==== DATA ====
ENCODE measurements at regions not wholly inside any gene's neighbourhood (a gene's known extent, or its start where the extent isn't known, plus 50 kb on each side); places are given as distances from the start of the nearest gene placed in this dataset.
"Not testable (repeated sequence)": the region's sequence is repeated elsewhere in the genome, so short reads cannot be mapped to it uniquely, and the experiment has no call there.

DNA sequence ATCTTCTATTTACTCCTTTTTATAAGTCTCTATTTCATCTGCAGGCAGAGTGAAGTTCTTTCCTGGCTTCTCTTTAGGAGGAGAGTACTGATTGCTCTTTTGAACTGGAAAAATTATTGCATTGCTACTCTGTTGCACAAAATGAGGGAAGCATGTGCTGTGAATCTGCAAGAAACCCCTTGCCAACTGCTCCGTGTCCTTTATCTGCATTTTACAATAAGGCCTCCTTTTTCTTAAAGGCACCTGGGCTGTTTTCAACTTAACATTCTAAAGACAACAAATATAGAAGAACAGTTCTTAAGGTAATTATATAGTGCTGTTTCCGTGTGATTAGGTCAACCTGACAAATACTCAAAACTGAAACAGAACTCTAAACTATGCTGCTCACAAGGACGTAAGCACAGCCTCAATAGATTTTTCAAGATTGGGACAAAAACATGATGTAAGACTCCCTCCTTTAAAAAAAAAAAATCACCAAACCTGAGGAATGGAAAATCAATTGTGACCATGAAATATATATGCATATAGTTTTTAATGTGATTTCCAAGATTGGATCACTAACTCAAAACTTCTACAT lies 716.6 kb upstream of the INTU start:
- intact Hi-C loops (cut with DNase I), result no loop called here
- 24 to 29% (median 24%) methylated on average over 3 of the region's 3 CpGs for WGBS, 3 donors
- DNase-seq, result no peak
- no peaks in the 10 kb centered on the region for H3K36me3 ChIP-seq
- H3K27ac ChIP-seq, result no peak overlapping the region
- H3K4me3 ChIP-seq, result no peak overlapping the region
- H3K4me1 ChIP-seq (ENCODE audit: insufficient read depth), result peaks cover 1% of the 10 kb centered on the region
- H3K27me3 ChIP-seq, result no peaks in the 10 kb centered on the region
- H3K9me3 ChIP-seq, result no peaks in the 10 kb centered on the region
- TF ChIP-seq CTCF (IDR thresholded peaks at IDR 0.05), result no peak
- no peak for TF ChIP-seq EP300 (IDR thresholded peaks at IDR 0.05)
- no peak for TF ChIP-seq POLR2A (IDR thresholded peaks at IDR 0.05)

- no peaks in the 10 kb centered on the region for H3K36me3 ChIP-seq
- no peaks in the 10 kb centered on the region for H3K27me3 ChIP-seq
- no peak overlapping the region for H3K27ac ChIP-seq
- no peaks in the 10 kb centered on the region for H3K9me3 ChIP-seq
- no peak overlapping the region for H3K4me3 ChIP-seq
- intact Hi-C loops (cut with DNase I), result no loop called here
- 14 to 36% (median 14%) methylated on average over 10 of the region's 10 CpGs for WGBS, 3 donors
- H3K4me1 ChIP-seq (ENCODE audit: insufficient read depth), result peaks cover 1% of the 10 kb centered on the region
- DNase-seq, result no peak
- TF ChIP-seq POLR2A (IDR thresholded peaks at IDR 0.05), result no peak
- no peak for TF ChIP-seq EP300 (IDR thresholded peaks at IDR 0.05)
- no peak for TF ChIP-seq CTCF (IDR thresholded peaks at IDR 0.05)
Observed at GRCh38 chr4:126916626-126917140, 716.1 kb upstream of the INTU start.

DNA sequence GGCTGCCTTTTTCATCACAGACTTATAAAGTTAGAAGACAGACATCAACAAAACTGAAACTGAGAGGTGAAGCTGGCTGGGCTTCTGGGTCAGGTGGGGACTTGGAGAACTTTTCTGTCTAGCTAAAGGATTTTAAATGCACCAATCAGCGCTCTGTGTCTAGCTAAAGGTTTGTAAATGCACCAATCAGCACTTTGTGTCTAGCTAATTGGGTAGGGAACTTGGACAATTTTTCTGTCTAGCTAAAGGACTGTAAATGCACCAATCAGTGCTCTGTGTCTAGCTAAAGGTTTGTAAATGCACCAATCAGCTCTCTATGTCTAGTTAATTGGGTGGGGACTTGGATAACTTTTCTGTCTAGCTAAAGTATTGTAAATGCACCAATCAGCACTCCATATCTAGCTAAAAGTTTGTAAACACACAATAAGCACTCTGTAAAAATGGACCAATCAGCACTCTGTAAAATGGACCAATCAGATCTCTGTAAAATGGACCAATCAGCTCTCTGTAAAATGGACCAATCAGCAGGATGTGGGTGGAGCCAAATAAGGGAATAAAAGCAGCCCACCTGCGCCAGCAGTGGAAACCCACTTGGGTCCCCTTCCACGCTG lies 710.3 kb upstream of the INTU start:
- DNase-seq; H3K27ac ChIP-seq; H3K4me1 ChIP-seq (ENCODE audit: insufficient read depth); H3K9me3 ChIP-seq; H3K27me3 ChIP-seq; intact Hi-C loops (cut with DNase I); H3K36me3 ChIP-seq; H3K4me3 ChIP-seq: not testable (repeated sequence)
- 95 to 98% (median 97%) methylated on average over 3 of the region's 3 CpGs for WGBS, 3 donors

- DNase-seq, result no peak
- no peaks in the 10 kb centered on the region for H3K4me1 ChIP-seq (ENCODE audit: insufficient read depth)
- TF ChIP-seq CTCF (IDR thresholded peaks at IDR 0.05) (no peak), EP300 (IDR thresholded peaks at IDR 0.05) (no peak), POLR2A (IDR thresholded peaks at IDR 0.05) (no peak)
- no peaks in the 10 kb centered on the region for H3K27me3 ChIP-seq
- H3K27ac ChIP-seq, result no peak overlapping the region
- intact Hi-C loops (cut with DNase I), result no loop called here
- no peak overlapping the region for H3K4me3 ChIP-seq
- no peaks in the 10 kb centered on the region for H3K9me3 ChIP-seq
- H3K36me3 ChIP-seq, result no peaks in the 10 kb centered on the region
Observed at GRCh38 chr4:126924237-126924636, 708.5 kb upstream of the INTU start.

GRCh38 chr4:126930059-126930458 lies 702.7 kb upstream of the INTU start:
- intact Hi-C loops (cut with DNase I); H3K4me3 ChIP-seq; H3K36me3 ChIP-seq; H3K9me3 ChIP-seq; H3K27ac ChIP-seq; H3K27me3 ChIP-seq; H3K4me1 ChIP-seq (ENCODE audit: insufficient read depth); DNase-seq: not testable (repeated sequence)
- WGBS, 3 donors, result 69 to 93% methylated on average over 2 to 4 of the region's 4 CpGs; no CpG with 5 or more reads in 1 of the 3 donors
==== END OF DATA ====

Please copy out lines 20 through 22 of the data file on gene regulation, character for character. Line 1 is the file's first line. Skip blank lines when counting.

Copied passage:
- no peak overlapping the region for H3K4me3 ChIP-seq
- intact Hi-C loops (cut with DNase I), result no loop called here
- 14 to 36% (median 14%) methylated on average over 10 of the region's 10 CpGs for WGBS, 3 donors